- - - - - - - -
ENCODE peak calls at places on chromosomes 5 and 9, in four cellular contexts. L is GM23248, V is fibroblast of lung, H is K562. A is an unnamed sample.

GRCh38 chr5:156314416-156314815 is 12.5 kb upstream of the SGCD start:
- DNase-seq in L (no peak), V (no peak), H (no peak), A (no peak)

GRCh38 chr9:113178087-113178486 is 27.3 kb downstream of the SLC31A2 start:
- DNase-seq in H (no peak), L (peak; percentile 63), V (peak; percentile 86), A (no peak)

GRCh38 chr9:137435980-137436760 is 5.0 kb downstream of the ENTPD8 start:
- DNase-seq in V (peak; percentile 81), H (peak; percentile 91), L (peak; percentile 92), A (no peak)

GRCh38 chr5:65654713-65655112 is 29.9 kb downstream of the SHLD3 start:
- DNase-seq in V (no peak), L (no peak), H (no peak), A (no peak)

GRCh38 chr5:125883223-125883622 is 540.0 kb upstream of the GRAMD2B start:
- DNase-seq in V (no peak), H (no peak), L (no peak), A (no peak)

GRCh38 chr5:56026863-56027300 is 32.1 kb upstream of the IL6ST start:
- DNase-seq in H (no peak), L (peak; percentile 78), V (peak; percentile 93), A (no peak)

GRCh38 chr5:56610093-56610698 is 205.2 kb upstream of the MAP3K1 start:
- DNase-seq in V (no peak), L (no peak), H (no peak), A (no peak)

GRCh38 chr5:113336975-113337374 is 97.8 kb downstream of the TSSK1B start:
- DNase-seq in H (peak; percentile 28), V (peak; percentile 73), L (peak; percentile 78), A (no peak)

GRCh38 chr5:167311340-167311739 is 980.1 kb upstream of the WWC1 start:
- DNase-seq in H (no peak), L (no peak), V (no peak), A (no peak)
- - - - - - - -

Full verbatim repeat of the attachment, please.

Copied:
ENCODE peak calls at places on chromosomes 5 and 9, in four cellular contexts. L is GM23248, V is fibroblast of lung, H is K562. A is an unnamed sample.

GRCh38 chr5:156314416-156314815 is 12.5 kb upstream of the SGCD start:
- DNase-seq in L (no peak), V (no peak), H (no peak), A (no peak)

GRCh38 chr9:113178087-113178486 is 27.3 kb downstream of the SLC31A2 start:
- DNase-seq in H (no peak), L (peak; percentile 63), V (peak; percentile 86), A (no peak)

GRCh38 chr9:137435980-137436760 is 5.0 kb downstream of the ENTPD8 start:
- DNase-seq in V (peak; percentile 81), H (peak; percentile 91), L (peak; percentile 92), A (no peak)

GRCh38 chr5:65654713-65655112 is 29.9 kb downstream of the SHLD3 start:
- DNase-seq in V (no peak), L (no peak), H (no peak), A (no peak)

GRCh38 chr5:125883223-125883622 is 540.0 kb upstream of the GRAMD2B start:
- DNase-seq in V (no peak), H (no peak), L (no peak), A (no peak)

GRCh38 chr5:56026863-56027300 is 32.1 kb upstream of the IL6ST start:
- DNase-seq in H (no peak), L (peak; percentile 78), V (peak; percentile 93), A (no peak)

GRCh38 chr5:56610093-56610698 is 205.2 kb upstream of the MAP3K1 start:
- DNase-seq in V (no peak), L (no peak), H (no peak), A (no peak)

GRCh38 chr5:113336975-113337374 is 97.8 kb downstream of the TSSK1B start:
- DNase-seq in H (peak; percentile 28), V (peak; percentile 73), L (peak; percentile 78), A (no peak)

GRCh38 chr5:167311340-167311739 is 980.1 kb upstream of the WWC1 start:
- DNase-seq in H (no peak), L (no peak), V (no peak), A (no peak)